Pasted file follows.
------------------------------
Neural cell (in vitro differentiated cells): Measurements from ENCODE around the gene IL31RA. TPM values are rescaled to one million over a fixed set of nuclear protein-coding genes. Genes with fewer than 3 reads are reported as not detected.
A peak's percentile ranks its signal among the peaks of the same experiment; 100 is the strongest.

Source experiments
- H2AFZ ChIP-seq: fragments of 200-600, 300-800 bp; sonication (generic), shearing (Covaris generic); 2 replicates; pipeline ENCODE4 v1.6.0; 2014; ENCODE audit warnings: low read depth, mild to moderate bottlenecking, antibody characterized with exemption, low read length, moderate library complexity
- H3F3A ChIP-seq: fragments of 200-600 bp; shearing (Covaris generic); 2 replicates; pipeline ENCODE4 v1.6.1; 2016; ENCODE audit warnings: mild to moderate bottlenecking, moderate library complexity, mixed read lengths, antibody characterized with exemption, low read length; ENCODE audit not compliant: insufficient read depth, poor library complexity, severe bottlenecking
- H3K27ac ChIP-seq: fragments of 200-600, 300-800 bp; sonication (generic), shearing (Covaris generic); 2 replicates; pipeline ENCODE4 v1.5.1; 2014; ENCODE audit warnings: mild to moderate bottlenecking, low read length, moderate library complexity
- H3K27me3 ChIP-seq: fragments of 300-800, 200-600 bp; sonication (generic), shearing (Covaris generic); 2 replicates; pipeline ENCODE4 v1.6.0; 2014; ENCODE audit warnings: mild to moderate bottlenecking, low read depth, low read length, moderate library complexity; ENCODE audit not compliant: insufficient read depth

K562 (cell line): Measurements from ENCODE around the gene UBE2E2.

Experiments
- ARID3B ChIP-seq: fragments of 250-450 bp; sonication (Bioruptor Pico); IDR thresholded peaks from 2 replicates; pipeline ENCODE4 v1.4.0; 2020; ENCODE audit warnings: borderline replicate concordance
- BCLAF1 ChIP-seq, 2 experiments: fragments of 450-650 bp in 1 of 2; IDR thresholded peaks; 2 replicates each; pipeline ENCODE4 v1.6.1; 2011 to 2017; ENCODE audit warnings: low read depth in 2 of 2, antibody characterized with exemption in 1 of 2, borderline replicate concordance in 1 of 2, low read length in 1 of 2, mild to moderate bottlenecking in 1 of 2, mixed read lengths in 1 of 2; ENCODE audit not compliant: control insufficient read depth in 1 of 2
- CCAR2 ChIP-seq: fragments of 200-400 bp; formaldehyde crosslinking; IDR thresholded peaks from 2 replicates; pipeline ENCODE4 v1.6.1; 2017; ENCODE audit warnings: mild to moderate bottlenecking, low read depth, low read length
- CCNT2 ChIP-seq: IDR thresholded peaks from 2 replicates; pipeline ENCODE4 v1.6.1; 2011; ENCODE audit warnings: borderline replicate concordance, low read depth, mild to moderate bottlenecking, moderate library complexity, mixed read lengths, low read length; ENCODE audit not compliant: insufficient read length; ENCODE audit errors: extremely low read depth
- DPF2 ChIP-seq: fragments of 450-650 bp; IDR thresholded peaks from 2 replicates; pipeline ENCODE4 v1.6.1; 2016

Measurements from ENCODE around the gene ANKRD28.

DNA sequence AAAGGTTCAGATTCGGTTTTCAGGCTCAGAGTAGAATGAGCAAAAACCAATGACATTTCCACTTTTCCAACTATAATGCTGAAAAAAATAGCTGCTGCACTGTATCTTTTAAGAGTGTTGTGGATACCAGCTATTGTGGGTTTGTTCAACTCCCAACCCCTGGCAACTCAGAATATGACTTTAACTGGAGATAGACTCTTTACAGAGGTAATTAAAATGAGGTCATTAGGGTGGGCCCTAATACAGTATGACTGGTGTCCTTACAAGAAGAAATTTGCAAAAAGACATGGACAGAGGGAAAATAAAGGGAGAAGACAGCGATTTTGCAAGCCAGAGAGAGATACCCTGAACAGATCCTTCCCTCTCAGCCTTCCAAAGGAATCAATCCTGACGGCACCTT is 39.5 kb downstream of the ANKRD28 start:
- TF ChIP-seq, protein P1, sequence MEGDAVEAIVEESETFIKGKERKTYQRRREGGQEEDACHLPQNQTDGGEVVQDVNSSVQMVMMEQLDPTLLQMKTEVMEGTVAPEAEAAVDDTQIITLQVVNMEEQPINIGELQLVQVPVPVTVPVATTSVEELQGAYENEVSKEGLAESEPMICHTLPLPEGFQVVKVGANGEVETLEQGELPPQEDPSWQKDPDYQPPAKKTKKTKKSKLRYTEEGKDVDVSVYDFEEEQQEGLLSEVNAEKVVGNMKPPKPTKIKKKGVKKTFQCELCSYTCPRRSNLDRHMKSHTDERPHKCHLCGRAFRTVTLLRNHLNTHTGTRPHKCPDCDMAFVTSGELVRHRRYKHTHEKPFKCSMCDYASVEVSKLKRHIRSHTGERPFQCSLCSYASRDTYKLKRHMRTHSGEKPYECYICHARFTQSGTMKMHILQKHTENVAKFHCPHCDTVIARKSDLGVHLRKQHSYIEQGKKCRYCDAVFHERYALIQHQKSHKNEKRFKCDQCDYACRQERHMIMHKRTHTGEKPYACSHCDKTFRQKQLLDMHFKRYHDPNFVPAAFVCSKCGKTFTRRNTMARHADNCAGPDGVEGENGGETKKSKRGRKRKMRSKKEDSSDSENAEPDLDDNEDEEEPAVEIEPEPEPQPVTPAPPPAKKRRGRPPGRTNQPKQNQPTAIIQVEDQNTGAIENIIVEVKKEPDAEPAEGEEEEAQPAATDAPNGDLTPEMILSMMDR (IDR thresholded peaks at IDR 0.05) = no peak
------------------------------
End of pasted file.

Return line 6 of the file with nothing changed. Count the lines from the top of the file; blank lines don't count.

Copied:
- H3K27ac ChIP-seq: fragments of 200-600, 300-800 bp; sonication (generic), shearing (Covaris generic); 2 replicates; pipeline ENCODE4 v1.5.1; 2014; ENCODE audit warnings: mild to moderate bottlenecking, low read length, moderate library complexity